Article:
‘Just in time’ reveals the fatal inadequacy of market mechanisms

Global supply lines have been designed with profit maximisation, not the needs of the people, in mind.

Proletarian writers

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With so many container ships stuck outside ports around the world, the supposed ‘flexibility’ and ‘resilience’ of the ‘just-in-time’ production model are revealed as one more illusion peddled by those who would have us believe that the drive to maximise profit can be made compatible with the needs of the workers.

Proletarian writers

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The ‘just in time’ (JIT) approach to planning global supply lines has long been held up by bourgeois management ‘science’ as the most efficient way of keeping world trade flowing smoothly.

It is claimed that, by scaling down inventories, companies can respond more flexibly to fluctuations in supply and demand, cutting back on the production of obsolete stock and needless warehousing capacity. The JIT gurus would have us believe that, by organising global supply lines in this way, it is possible to overcome the anarchy of production that dogs the capitalist’s steps, smoothing over mismatches in supply and demand and rationalising production and transportation on a global scale.

And it is pretended that all this can be achieved within a market economy, with no plan and definitely no socialism.

Proponents of this approach are getting a rude awakening now, as the combined impact of the pandemic, labour shortages and climate events, all underpinned by a fundamental crisis of overproduction, are revealing that the supposed flexibility and resilience of the just in time approach are no more than capitalist pipe dreams.

‘Resilience’ a mirage

“Globally, there are now 584 container ships stuck outside ports, nearly double the number at the start of the year, according to real-time data from Kuehne+Nagel, one of the world’s largest freight forwarders …

“Increased demand for consumer products, Covid-induced disruption to container ship schedules and a shortage of port workers and truck drivers have all combined to extend waiting times at ports.

“Adding to the problem is that when ships arrive at their destinations later than expected, cargo operations and turnround schedules are knocked out of sequence, causing a ripple effect of disruption on freight, truck and warehouse services.

“The snarl-ups in supply chains are reflected in a surge in shipping costs: the average global price of shipping a 40 foot container is now close to $10,000, three times higher than at the start of 2021 and almost 10 times pre-pandemic levels, according to Freightos.” (The waiting game: where are the world’s worst port delays? by Gill Plimmer and Harry Dempsey, Financial Times, 15 October 2021)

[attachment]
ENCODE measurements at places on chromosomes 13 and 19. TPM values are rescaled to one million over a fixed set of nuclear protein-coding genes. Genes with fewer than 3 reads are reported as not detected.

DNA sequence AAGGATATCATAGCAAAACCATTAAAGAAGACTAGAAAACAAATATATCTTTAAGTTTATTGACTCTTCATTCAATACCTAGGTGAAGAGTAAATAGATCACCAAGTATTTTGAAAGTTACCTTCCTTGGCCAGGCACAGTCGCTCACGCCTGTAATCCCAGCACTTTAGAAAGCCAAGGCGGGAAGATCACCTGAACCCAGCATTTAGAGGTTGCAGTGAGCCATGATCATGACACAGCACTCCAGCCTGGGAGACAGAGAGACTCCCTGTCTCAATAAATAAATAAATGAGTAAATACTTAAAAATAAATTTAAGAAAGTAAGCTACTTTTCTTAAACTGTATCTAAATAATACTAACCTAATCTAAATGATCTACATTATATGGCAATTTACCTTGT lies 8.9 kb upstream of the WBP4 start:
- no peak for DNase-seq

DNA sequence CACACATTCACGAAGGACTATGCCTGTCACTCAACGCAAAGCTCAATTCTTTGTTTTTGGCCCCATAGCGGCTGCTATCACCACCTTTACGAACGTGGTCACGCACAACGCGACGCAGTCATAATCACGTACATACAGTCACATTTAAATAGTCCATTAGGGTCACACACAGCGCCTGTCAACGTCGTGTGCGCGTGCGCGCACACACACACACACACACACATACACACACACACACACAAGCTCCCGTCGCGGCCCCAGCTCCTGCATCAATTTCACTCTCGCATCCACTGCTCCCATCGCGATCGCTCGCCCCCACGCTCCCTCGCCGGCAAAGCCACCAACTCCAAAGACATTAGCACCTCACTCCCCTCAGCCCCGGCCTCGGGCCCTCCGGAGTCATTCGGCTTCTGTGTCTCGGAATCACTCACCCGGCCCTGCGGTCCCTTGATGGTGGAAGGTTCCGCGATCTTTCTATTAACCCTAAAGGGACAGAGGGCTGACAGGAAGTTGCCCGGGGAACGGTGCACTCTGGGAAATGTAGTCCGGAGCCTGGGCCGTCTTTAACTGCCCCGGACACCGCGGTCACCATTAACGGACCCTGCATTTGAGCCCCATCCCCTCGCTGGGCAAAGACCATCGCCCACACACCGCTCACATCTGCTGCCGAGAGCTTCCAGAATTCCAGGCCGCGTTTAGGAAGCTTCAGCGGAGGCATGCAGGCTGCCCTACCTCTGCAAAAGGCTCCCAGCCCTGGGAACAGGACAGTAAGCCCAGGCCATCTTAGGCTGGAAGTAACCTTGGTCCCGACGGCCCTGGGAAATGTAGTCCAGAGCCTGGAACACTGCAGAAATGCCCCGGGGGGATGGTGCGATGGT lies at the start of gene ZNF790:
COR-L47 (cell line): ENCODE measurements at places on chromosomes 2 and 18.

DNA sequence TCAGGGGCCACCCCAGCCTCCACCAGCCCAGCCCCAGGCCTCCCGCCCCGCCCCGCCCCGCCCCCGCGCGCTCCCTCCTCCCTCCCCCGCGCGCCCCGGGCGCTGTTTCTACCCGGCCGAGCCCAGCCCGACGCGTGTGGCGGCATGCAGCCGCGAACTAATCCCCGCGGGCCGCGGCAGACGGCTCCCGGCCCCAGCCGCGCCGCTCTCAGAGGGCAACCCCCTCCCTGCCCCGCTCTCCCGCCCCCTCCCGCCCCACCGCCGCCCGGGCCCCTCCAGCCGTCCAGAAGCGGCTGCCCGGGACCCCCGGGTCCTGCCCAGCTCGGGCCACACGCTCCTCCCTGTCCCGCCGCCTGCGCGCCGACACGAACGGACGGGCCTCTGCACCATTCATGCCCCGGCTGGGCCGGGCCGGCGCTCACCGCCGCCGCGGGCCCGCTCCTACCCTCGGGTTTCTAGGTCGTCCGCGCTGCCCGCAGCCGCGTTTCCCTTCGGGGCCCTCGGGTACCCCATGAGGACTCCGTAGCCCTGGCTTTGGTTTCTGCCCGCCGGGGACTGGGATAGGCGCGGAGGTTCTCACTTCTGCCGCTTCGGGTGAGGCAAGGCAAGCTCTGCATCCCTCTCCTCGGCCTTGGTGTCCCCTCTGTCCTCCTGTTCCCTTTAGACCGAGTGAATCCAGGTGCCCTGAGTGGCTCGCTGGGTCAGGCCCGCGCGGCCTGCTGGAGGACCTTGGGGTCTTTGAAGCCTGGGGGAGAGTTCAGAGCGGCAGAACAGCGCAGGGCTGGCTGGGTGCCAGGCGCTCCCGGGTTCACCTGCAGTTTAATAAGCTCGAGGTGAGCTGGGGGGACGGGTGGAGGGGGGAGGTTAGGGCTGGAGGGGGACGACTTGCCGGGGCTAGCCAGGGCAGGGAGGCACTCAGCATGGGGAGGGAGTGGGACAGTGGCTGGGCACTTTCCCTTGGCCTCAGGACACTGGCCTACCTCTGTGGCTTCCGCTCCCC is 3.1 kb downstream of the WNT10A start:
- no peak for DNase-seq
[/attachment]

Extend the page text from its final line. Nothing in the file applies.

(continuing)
Companies that have put their faith in the ability of the hidden hand of the market to keep everything running like clockwork, axing all their spare capacity in the pursuit of savings efficiencies (ie, the pursuit of maximum profit), are now being plunged into chaos.

Anarchy of capitalist production revealed

But whilst it may take a supply-side shock like this to draw public attention to the bankruptcy of JIT ‘science’, the reality is that at all times, all commodity production and distribution is conditioned by cut-throat competition, with market rivals constantly striving to outdo one another in the pursuit of cheaper supplies and labour.

The capitalist is confronted by a dilemma: either strip inventories down to the bone in the pursuit of savings efficiencies, risking shortages and price hikes, or buy or rent more warehousing capacity as a buffer against supply-side shocks, risking choking on commodities that cannot be realised as capital (sold) in a glutted market. 

What drives commodity production is not the fulfilment of social needs but the generation of profits. Whilst every commodity must have some kind of use value to earn its place in the market, the production of commodities is no more than a way station for the production of capital. What matters is not the satisfaction of social wants but the generation of maximum profits, and so long as that remains the case, no amount of JIT wizardry can dislodge the anarchy of commodity production.

However, it was long ago proved in the Soviet Union that it is very possible to organise a planned socialist economy, spanning many Soviet Republics, once the means of production are socialised. This was an economy driven by the needs of the toiling masses not the profit of a few leeches; an economy which in the 1930s saw unprecedented industrial and agricultural growth at a time when the Great Depression saw only poverty, unemployment and social desperation in the capitalist west.

The only consolation for capitalism’s current ills offered by one commentator, in an article titled ‘The supply chain crisis has a silver lining’, is that the present state of affairs will soon reverse itself – when people are so broke that they will stop buying things, thereby restoring the balance between supply and demand!

“We are seeing the early signs of a global recession, with China and the USA slowing down and central banks potentially about to make things worse by reducing the ‘money printing’ that is quantitative easing, and even raising interest rates.

“Along with rising consumer prices, not least for fuel, this will make people more cautious about buying things. They will start using some of that saved $5tn to cover more urgent needs, so the demand for goods will drop sharply as a result.” (The supply chain crisis has a silver lining by Stavros Karamperidis, Asia Times, 25 October 2021)

The problem must indeed be desperate when a global recession, plunging millions into poverty, is welcomed as the only solution!